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Conspiracy Theories Surrounding Michael Scott’s Apparent Suicide

(page 4 of 4)


We reveal exclusive info about his final hours—clues that only deepen the mystery of his apparent suicide

“Do you really want to get to the depth—D-E-P-T-H—of this?” Chuck Harris asks me, when we meet one weekday morning at Ruby’s Restaurant, formerly Edna’s, the legendary West Side soul food eatery. Harris speaks in the confrontational, impassioned voice of a muckraker, which is exactly what he is. For more than three decades Harris published a slew of neighborhood newspapers with militant-sounding titles, including Struggle, Truth Advocate, and First Chicago DC—“DC” being short for “Definitions and Contradictions.” He admits he is paranoid, and at his insistence, we sit alone in an empty private room in the back of the restaurant, away from the prying eyes in the crowded dining room.

When we had first met previously at the Catfish Corner a week or so earlier, he told me that he “knew some things” about Scott’s death that he insisted “would blow your mind.” Naturally, I was curious. But when we sat down at Ruby’s, he was more interested in hearing about what I had discovered from my own investigation into Scott’s death.

Harris—among others—is convinced that Scott was murdered by a rogue police officer, or unit, under the orders of powerful forces inside City Hall.  When I ask him for substantiation of his claim, he insists, “The Chicago police department has always had—still now—a hit team. “During the sixties they were called the Red Squad.”

Chicago’s Red Squad, which was formally abolished in 1975, was established as a special unit within the police department in the 1920s, when it was known as the Industrial Unit and centered around spying on labor unions and so-called radical community organizations. In the 1950s, the unit investigated suspected Communist groups, hence earning the Red Squad moniker. In the sixties, the squad’s focus shifted to antiwar and civil rights groups, including 1968 Democratic National Convention protesters, the National Association for the Advancement of Colored People, and Operation PUSH, according to a report by a Cook County grand jury that investigated the unit in 1975.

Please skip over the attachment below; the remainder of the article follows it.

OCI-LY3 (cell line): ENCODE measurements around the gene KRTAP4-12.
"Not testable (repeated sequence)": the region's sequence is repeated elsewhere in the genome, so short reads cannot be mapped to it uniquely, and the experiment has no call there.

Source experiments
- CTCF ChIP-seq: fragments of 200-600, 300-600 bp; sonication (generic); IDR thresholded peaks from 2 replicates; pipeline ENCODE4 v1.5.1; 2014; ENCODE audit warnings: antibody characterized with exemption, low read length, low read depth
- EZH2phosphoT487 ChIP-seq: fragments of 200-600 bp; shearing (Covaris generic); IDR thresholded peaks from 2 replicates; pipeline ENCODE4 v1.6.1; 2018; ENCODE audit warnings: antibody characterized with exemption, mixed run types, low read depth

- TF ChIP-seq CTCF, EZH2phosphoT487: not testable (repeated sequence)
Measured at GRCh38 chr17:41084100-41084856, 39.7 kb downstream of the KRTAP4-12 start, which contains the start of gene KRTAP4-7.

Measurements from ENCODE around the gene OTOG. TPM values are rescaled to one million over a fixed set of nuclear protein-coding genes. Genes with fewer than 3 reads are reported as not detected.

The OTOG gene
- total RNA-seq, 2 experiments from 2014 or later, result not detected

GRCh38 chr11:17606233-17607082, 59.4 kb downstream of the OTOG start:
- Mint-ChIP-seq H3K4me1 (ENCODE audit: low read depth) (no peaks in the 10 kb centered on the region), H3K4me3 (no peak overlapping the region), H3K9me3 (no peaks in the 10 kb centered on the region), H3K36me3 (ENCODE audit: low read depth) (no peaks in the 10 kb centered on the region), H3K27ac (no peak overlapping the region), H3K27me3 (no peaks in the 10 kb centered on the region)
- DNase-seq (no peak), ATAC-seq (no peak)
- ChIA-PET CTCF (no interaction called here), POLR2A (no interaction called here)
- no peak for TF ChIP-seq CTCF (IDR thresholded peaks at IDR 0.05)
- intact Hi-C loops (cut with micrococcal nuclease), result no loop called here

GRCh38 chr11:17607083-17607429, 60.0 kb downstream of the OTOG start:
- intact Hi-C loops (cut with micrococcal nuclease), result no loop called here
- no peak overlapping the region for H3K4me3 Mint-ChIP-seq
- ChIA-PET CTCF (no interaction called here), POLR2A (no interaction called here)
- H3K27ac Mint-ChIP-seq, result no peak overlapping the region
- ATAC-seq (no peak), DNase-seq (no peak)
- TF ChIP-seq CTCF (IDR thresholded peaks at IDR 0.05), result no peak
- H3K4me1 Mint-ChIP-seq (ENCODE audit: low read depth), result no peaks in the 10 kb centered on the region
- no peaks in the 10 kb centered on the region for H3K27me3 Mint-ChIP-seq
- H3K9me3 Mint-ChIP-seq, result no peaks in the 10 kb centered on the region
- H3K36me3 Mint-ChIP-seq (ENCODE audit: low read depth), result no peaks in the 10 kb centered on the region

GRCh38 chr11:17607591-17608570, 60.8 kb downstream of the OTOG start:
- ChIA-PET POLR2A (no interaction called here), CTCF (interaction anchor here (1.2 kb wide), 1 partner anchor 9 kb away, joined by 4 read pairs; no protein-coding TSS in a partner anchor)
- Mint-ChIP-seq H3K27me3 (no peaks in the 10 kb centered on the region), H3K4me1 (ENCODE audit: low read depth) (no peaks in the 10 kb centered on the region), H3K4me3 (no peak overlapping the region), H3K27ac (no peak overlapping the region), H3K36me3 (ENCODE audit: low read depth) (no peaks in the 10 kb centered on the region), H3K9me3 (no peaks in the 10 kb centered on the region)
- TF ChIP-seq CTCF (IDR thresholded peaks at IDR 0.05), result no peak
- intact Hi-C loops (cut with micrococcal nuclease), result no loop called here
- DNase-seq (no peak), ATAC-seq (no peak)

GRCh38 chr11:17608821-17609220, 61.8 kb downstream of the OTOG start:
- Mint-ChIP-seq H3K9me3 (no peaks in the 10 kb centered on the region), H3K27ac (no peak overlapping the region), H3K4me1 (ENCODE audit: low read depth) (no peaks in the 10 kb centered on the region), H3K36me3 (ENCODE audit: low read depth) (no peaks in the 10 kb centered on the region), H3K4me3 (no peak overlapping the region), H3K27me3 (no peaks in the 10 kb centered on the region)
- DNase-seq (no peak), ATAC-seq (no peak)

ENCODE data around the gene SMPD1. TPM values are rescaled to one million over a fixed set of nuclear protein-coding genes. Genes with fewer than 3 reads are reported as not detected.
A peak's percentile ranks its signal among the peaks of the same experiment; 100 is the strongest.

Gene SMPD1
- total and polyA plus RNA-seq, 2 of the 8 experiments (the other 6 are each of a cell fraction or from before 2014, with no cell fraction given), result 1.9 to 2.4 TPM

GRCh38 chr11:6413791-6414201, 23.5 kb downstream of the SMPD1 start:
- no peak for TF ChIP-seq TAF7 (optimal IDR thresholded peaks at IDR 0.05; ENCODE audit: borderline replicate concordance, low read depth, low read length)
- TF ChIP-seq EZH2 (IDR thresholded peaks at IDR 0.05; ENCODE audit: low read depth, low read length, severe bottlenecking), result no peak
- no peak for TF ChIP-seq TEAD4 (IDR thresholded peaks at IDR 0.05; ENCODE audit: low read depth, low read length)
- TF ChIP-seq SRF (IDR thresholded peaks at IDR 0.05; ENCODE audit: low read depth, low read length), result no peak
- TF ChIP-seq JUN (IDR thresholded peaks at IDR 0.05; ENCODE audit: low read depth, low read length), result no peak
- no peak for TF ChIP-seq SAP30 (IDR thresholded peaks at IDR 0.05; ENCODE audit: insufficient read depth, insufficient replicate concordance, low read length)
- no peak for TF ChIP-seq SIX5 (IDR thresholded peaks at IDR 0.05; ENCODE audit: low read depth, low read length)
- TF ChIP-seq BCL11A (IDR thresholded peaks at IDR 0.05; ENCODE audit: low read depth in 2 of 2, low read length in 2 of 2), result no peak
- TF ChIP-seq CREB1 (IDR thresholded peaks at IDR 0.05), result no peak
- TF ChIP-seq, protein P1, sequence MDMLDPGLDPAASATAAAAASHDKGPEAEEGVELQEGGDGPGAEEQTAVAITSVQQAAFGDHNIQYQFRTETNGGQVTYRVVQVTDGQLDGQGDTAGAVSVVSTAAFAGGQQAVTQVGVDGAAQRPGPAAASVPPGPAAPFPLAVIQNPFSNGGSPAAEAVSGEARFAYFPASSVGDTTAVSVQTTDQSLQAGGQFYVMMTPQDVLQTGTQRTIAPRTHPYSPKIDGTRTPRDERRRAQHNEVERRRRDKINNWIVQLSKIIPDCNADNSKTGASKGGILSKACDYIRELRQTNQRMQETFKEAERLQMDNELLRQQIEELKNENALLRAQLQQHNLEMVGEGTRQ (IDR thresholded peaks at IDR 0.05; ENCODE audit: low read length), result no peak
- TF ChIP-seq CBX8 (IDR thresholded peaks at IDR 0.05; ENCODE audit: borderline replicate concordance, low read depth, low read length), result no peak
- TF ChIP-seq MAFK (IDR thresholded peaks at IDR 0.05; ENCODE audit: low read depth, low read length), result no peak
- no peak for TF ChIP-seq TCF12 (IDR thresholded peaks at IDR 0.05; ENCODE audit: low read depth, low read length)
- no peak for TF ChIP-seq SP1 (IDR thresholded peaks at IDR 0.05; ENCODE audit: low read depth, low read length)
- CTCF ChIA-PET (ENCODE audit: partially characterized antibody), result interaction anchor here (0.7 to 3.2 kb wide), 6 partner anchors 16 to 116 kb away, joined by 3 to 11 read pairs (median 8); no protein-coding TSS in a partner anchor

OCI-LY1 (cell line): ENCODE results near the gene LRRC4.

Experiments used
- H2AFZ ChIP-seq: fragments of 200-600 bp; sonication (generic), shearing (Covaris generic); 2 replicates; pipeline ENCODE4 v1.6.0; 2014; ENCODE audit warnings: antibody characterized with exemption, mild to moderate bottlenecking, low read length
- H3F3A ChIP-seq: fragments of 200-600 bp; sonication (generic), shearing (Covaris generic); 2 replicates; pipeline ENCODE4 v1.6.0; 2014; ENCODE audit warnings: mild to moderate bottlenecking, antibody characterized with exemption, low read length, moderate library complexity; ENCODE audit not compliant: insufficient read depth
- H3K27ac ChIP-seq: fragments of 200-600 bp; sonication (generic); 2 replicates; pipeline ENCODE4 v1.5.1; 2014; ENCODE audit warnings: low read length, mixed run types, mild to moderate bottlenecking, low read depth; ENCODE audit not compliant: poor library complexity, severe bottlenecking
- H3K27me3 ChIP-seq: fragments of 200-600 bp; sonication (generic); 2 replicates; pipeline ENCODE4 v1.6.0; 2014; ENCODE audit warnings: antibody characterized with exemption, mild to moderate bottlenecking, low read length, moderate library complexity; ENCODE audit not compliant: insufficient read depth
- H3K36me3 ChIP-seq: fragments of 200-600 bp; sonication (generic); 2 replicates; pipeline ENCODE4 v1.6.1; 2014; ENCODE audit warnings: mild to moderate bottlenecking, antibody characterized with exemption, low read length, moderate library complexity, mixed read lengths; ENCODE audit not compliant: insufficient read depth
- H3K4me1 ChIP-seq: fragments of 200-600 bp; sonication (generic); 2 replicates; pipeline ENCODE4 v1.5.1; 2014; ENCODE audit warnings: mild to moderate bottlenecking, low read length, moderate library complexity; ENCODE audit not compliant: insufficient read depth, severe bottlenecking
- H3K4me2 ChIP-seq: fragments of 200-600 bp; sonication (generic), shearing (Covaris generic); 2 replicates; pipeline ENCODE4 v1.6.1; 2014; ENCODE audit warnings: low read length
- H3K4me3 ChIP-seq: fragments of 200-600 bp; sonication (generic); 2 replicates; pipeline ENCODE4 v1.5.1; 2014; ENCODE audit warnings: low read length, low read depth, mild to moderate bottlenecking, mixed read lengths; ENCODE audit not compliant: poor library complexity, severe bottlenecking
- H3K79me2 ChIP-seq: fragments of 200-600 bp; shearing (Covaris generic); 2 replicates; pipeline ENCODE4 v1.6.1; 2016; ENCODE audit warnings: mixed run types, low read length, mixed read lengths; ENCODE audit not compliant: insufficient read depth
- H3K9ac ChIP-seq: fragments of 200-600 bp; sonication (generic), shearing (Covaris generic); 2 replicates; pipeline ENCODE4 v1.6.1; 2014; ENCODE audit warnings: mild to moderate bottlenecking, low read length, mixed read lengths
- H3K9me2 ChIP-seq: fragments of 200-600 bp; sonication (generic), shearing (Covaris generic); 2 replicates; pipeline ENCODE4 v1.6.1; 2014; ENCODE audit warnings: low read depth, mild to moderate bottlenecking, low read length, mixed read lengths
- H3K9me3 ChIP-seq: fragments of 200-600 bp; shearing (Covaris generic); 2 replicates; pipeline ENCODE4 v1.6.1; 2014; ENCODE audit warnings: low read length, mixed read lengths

Harris and others are quick to point to other cases of police misconduct. There’s Jon Burge, of course, the notorious Chicago police commander who allegedly tortured scores of criminal suspects between 1972 and 1991, in order to force confessions. (Last year, Burge was found guilty of perjury and obstruction of justice and sentenced to 54 months in prison.) More recently, they mention Jerome Finnigan, the Chicago police officer in the special operations unit who, in April, pleaded guilty to a murder-for-hire plot against a fellow police officer, among other crimes. According to federal prosecutors, Finnigan was the ringleader of a small group of officers who made false arrests and robbed people’s homes, acting under the guise of doing legitimate police work. Harris and others posit: If Finnigan could plot to kill a cop, surely a bad apple on the police force could do it to Michael Scott. “I know I’m right!” he says. “It gnaws at me. It makes me angry, the things that I believe. It’s gonna bust this city wide open!”


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